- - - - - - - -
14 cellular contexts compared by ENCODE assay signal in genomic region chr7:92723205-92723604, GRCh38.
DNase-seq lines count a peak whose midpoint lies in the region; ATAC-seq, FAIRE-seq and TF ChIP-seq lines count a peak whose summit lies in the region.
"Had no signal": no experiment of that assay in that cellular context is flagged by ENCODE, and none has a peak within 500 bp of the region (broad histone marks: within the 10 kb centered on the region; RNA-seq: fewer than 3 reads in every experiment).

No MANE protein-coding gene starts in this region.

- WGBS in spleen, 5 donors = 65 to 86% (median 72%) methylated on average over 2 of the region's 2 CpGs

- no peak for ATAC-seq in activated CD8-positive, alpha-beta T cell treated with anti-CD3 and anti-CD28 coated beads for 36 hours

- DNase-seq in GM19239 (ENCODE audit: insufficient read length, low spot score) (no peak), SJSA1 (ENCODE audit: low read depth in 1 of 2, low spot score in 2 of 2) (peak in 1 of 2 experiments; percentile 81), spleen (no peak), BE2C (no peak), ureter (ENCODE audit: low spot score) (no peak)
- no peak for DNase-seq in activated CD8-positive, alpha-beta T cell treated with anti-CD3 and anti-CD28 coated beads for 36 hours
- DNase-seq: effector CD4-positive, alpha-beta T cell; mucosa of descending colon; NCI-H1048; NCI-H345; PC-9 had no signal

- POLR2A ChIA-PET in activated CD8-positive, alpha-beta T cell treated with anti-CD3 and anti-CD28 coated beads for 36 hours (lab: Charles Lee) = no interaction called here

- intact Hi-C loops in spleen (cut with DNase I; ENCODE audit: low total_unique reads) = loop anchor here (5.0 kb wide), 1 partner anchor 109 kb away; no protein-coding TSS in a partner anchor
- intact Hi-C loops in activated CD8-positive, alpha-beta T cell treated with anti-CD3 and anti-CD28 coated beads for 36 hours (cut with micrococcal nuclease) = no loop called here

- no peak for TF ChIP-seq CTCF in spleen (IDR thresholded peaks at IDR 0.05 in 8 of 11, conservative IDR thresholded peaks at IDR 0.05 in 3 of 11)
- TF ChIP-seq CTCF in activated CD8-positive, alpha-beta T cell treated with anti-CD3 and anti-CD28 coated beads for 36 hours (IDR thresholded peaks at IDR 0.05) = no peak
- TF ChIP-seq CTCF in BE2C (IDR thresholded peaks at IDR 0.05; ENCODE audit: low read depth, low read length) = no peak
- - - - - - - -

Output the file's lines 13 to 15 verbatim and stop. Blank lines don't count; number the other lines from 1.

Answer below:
- no peak for TF ChIP-seq CTCF in spleen (IDR thresholded peaks at IDR 0.05 in 8 of 11, conservative IDR thresholded peaks at IDR 0.05 in 3 of 11)
- TF ChIP-seq CTCF in activated CD8-positive, alpha-beta T cell treated with anti-CD3 and anti-CD28 coated beads for 36 hours (IDR thresholded peaks at IDR 0.05) = no peak
- TF ChIP-seq CTCF in BE2C (IDR thresholded peaks at IDR 0.05; ENCODE audit: low read depth, low read length) = no peak